When it comes to data, privacy and security should be of paramount importance for all businesses, no matter the size, industry or location. However, when it comes to understanding data legislation, new research has shown a clear gap in knowledge – ultimately putting business and customer data at risk.
Highlighting the divide
Recently, IONOS commissioned a survey polling 1,500 IT decision makers across the UK, France and Germany, to delve deeper into the topic of legislation understanding.
When asked about data storage, IT decision makers clearly demonstrated their focus on high data standards, ranking privacy and security as some of the most important priorities for the businesses they worked for. Despite this, there seems to be a clear knowledge gap in the industry when it comes to understanding and adhering to some forms of data legislation.
Pleasingly, knowledge of GDPR is stronger than ever. The legislation has dominated the EU data landscape since before it came into effect in 2018, and breaches and fines continue to make headlines. However, according to the research, 92% of UK, 92% of France and 94% of German respondents claim to have a comprehensive understanding of the EU regulation – a positive result for businesses across these markets.
Meanwhile, when we explore understanding of US legislation – the US CLOUD Act in particular – the statistics aren’t as promising.
Since it was passed by US congress in 2018, the US CLOUD Act has been a controversial topic. Direct contradictions with GDPR have come to light, and many are unaware that the legislation can actually impact EU businesses. One key element of the legislation gives US law enforcement authorities the power to request data stored by most major cloud providers – whether they’re inside or outside of the US.
When asked about the US CLOUD Act, the research found 44%, 41% and 33% of respondents lack a comprehensive understanding in the UK, Germany and France respectively. In addition, many professionals were also unaware that US cloud hosting providers may be required to disclose customers’ data under the legislation, irrespective of GDPR rules (47% in the UK, 34% in Germany and 23% in France).
This knowledge gap is clear, and without the necessary understanding of the impact of the US Cloud Act implications, how can businesses ensure their data is secure and protected?
A new focus on education
When it comes to the US CLOUD Act there’s a simple fact – choosing an EU supplier with EU datacenters is the safest option for EU businesses, as these cloud providers only have to adhere to GDPR. However, it’s essential a new focus is put on education around legislation so every business has a sound understanding of how it impacts them.
Any legislation is difficult to fully grasp, but there’s a few simple actions businesses can immediately start taking to ensure they’re up-to-speed.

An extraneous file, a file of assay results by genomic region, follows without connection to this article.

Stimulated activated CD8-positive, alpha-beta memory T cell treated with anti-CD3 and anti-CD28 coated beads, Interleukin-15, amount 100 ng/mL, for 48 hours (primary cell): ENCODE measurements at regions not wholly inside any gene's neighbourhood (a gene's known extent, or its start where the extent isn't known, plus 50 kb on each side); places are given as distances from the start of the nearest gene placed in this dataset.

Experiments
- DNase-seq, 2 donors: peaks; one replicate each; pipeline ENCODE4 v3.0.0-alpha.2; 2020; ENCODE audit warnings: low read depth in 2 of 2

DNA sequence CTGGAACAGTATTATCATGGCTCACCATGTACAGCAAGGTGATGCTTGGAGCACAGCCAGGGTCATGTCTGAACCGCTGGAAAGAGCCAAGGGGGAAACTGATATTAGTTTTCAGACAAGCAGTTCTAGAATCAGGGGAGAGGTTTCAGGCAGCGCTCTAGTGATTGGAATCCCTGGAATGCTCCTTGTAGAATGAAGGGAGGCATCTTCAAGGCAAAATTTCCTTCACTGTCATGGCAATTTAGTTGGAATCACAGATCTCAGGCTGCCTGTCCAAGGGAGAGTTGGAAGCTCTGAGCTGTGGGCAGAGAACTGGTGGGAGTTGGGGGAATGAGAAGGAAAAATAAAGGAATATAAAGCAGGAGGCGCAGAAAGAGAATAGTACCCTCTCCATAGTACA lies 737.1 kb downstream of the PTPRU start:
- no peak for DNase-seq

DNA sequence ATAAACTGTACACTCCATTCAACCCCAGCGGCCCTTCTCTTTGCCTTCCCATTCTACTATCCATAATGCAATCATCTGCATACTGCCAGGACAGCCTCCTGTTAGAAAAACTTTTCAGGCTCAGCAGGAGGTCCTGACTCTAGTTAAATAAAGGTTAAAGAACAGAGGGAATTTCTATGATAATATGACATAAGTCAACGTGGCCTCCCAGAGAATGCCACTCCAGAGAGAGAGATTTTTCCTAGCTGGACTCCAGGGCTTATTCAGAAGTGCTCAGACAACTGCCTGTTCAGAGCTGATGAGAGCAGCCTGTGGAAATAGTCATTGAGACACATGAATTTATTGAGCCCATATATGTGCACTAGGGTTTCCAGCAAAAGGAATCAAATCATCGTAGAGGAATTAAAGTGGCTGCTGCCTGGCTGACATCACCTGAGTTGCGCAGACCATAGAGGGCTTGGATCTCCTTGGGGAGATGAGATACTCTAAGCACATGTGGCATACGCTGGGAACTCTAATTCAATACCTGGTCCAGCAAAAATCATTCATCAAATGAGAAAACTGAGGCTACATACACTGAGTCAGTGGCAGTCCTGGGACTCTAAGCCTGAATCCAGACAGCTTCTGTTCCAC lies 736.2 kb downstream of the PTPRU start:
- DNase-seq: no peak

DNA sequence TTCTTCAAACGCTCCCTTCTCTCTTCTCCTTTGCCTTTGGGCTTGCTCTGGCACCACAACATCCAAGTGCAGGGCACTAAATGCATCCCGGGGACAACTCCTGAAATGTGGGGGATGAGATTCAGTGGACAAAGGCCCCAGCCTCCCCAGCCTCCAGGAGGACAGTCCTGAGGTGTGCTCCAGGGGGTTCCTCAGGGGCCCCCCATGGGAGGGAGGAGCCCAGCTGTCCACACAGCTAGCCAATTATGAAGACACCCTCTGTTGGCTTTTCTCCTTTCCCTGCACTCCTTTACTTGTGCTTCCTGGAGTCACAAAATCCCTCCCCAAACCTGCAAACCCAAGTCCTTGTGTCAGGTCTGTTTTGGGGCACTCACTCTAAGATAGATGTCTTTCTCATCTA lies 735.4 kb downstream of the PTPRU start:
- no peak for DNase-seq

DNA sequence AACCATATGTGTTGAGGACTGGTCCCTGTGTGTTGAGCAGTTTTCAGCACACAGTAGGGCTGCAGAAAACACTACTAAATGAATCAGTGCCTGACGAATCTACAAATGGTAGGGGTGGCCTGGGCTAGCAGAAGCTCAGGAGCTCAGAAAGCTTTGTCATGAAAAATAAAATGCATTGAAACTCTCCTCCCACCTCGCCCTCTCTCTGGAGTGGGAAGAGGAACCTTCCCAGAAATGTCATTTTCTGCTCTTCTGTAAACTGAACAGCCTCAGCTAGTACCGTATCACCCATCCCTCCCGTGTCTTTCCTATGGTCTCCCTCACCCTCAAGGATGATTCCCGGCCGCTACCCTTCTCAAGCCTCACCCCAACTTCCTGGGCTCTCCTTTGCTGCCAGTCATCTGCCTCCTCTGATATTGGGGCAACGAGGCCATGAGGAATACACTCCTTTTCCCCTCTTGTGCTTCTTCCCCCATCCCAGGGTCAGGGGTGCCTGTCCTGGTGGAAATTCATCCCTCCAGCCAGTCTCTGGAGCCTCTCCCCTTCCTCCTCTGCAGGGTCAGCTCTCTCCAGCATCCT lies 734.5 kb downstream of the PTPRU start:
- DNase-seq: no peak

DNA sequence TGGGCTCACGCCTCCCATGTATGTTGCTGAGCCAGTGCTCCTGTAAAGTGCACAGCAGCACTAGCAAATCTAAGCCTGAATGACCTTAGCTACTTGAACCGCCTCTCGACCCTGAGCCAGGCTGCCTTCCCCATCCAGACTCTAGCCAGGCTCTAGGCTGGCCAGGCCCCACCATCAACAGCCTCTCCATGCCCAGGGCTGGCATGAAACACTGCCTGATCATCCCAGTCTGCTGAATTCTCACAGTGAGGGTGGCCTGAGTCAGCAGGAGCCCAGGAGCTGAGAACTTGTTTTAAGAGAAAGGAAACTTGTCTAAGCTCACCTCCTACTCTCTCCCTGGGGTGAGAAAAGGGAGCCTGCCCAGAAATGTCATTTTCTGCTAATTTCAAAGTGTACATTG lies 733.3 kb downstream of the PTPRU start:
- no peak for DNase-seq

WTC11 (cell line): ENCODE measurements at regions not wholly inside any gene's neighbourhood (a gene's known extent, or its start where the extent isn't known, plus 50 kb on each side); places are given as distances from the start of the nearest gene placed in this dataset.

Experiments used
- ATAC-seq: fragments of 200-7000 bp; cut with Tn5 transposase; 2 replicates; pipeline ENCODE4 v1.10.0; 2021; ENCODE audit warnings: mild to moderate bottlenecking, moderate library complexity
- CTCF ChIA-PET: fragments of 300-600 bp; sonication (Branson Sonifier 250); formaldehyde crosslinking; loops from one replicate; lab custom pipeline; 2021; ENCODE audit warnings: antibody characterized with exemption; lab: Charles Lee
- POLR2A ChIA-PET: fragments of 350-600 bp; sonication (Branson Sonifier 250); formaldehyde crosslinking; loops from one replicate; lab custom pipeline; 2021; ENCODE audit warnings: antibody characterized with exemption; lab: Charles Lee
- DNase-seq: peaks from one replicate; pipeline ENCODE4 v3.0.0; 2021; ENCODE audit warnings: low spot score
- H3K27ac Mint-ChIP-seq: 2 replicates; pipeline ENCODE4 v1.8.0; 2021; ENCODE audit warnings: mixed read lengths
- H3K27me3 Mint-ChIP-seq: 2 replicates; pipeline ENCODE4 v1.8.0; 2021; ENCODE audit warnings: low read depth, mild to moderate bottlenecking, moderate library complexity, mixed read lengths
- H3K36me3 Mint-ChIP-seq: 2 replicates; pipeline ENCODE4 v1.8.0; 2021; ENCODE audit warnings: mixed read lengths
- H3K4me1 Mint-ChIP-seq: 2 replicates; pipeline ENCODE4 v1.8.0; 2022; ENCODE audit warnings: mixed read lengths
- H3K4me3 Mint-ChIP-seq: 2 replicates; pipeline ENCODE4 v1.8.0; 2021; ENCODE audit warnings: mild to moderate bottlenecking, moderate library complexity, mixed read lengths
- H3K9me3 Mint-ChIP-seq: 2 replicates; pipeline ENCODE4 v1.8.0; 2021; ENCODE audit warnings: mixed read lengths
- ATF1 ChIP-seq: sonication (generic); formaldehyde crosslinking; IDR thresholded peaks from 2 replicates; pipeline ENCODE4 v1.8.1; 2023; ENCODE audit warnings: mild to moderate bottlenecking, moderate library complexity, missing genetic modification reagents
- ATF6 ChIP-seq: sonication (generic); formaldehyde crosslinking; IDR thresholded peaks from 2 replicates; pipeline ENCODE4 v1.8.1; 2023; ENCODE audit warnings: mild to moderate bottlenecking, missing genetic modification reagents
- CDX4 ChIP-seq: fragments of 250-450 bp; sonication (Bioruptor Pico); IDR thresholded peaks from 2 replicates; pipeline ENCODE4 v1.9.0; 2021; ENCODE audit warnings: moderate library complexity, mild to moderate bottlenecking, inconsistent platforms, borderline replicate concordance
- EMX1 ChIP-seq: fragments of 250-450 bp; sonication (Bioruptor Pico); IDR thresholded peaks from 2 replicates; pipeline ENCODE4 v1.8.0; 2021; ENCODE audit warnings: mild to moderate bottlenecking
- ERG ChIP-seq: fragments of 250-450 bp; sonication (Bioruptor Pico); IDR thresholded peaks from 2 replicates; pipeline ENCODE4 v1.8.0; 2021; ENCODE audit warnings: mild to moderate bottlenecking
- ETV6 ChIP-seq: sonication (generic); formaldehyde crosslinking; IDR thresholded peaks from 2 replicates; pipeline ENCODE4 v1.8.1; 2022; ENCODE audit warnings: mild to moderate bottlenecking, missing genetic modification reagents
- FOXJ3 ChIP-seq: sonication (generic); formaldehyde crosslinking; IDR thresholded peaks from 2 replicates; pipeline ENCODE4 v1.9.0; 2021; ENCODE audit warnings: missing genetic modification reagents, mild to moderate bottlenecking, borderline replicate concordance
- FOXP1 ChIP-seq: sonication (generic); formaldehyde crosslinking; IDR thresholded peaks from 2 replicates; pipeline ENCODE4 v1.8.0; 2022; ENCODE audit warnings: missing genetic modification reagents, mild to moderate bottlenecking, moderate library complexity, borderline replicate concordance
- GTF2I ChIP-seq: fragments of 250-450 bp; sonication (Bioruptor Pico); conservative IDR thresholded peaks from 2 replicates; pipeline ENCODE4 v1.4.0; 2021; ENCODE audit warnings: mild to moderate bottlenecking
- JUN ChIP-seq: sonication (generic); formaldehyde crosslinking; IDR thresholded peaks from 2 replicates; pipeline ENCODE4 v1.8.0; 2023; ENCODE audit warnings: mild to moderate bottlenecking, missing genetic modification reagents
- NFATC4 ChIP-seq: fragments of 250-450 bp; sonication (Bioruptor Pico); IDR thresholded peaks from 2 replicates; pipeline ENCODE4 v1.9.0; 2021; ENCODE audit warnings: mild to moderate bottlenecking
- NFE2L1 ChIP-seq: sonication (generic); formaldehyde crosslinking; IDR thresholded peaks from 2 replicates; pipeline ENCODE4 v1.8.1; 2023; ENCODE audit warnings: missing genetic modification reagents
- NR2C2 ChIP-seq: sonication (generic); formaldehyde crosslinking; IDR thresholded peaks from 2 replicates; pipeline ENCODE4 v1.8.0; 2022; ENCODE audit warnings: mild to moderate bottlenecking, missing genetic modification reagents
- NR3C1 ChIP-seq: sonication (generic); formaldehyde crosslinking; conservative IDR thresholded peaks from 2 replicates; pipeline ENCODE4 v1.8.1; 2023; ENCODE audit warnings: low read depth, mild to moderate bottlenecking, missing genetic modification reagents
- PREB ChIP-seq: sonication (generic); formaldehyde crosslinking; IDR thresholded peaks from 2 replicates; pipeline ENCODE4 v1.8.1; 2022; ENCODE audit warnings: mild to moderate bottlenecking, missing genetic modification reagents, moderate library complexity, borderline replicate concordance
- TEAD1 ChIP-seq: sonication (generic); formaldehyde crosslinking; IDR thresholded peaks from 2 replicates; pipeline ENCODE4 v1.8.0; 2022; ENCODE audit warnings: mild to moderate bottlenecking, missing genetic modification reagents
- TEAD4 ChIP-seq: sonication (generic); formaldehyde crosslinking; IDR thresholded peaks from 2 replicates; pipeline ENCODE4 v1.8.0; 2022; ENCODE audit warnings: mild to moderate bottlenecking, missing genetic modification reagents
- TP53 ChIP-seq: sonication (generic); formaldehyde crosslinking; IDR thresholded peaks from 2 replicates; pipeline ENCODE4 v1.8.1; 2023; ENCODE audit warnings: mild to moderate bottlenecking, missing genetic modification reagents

All businesses should ensure they know what data they have stored and where. It’s important to regularly conduct an audit, and ensure multiple team members have this knowledge. Designated team members can also act as ‘legislation champions’ in the business, acting as the go-to for any relevant queries from other team members. Joining local IT groups, signing up to industry newsletters and setting up alerts to keep on top of significant changes will aid their knowledge, too.
Another surprising finding from the survey was that despite ranking data privacy and security highly on the priority list, a large percentage of IT professionals are willing to store sensitive data in the cloud, such as personal customer and employee data (54%), payment information (53%) and payroll and accounting data (51%).
With any sensitive data, businesses should always question whether the cloud is the most suitable place for storage, and ensure additional security measures are in place to make sure it’s as safe as possible. Companies should be cautious and encrypt data where possible, and set-up security measures, like multi-factor authentication, to help achieve high security standards and stay vigilant against cyber-attacks.
There’s also a host of resources available online to simplify legislation, including from regulatory bodies like the Information Commissioners Office (ICO). It shares regular legislation updates, and breaks down information to a practical level to assist in helping businesses understanding how it affects them. Signing up to newsletters is a quick and easy way to keep up-to-date and they host webinars too.
Compliance is key
What’s clear from the findings is that the desire to prioritise data privacy and security doesn’t quite match up with the reality of the situation. To help align these, industry communication and collaboration is vital, and ongoing knowledge-sharing around how changing legislation could impact data storage for UK businesses.
Adhering to legislation is an essential focus, however IT professionals are clearly under pressure to monitor and keep up with the evolving data landscape. That’s why it’s vital every employee, no matter job level or department, understands data compliance and its importance and the risk to the business of not adhering to the laws.
By Sab Knight, head of UK sales at IONOS
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